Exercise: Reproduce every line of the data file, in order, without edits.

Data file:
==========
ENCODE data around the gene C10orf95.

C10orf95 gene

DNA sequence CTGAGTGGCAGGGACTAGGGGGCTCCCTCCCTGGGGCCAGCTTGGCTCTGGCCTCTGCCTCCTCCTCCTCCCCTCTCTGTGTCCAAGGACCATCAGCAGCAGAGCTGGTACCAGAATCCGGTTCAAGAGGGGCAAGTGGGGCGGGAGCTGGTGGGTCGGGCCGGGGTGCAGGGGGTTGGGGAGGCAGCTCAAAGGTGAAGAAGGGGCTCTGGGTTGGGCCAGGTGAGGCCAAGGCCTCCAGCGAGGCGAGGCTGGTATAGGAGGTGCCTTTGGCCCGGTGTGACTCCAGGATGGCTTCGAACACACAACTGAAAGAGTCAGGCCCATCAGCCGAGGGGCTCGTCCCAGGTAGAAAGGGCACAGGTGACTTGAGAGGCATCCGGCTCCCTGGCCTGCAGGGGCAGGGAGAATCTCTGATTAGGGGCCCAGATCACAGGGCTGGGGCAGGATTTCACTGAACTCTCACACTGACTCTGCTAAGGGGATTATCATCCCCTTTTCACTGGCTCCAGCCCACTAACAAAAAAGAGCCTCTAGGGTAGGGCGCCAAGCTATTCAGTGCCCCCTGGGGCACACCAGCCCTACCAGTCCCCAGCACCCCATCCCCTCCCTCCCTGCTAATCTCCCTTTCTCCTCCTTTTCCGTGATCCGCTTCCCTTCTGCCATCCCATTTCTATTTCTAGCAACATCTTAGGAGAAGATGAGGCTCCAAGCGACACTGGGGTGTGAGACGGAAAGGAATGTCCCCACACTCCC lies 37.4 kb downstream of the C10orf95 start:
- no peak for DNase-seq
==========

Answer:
ENCODE data around the gene C10orf95.

C10orf95 gene

DNA sequence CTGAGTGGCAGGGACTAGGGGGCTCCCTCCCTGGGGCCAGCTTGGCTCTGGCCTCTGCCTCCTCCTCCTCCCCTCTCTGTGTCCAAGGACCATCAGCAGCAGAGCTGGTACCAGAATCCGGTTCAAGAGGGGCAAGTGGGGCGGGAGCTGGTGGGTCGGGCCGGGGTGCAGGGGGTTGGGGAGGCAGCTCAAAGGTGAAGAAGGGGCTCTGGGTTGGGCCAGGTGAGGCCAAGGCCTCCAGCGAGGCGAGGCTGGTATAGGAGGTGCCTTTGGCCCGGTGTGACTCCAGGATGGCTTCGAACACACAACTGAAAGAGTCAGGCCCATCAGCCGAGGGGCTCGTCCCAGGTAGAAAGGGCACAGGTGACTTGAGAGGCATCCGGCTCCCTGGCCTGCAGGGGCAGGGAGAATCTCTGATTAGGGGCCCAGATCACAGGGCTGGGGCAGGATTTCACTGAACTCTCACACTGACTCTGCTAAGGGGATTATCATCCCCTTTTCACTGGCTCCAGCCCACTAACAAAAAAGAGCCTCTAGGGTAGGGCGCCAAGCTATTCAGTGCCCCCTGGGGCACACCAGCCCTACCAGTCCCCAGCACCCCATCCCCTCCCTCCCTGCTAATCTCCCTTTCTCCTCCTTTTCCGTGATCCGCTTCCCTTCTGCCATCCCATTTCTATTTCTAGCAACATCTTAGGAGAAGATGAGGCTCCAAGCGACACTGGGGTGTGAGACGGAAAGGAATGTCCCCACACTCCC lies 37.4 kb downstream of the C10orf95 start:
- no peak for DNase-seq